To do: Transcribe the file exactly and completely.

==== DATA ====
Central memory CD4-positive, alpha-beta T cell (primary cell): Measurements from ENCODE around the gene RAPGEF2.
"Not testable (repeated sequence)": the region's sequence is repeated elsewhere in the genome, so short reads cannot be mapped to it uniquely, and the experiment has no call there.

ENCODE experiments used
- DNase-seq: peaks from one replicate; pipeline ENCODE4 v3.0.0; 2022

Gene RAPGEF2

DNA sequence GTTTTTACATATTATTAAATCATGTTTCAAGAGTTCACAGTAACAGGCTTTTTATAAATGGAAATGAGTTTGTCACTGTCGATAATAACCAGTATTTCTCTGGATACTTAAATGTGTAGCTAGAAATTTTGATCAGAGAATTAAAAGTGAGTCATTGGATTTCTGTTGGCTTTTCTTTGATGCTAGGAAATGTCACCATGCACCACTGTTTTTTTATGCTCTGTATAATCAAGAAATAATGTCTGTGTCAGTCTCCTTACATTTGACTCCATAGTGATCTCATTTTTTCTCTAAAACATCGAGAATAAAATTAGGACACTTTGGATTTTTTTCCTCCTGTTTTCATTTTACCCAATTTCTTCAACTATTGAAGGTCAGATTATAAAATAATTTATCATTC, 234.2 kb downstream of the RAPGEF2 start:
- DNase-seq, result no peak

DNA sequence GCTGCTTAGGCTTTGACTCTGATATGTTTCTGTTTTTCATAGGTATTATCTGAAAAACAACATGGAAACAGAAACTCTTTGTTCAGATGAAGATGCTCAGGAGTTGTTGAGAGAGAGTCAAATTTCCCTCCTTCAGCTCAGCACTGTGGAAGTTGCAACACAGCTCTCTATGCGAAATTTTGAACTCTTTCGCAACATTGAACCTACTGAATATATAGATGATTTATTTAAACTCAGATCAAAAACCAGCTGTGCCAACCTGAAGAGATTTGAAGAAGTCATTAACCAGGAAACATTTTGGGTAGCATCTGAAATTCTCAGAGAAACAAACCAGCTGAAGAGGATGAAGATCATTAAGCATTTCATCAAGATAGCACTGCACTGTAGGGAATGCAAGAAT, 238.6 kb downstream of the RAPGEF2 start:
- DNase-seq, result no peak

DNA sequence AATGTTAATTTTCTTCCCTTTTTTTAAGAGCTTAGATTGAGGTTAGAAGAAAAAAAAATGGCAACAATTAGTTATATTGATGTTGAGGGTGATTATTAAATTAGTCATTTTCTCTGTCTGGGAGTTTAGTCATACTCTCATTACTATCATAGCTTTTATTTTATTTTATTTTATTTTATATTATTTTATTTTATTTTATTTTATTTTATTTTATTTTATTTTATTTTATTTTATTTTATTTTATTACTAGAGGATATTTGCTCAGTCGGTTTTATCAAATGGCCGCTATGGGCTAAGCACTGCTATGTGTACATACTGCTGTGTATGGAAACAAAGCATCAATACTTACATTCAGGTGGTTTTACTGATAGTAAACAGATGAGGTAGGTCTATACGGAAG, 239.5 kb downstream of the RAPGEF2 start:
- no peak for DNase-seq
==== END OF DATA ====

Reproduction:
Central memory CD4-positive, alpha-beta T cell (primary cell): Measurements from ENCODE around the gene RAPGEF2.
"Not testable (repeated sequence)": the region's sequence is repeated elsewhere in the genome, so short reads cannot be mapped to it uniquely, and the experiment has no call there.

ENCODE experiments used
- DNase-seq: peaks from one replicate; pipeline ENCODE4 v3.0.0; 2022

Gene RAPGEF2

DNA sequence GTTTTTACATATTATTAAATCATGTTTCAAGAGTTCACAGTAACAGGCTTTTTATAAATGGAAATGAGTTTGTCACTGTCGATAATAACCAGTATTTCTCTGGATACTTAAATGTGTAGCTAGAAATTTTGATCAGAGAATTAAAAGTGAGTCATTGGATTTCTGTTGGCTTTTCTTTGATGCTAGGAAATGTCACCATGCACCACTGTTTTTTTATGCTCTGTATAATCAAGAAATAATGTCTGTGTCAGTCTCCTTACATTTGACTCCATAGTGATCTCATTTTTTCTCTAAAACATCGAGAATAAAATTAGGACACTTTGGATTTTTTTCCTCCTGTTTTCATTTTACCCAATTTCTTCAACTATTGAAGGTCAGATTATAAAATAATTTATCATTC, 234.2 kb downstream of the RAPGEF2 start:
- DNase-seq, result no peak

DNA sequence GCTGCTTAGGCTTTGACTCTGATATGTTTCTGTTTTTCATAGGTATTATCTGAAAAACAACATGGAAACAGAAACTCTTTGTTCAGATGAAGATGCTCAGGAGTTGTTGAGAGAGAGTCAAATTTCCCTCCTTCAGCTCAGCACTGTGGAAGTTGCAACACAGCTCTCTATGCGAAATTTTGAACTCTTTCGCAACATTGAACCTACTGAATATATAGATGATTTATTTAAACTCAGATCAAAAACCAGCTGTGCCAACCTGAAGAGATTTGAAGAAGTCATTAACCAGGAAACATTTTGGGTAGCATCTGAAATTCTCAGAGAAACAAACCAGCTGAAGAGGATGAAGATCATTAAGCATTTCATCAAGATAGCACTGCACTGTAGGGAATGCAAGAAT, 238.6 kb downstream of the RAPGEF2 start:
- DNase-seq, result no peak

DNA sequence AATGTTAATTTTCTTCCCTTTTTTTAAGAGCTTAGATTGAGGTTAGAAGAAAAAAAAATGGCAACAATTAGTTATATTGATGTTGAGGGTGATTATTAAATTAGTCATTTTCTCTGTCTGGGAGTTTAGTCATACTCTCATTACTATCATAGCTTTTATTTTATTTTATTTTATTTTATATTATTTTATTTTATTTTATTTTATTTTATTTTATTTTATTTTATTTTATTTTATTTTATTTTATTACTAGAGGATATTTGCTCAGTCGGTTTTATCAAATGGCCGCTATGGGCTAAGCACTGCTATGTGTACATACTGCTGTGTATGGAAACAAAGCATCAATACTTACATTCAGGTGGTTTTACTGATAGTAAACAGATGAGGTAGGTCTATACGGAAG, 239.5 kb downstream of the RAPGEF2 start:
- no peak for DNase-seq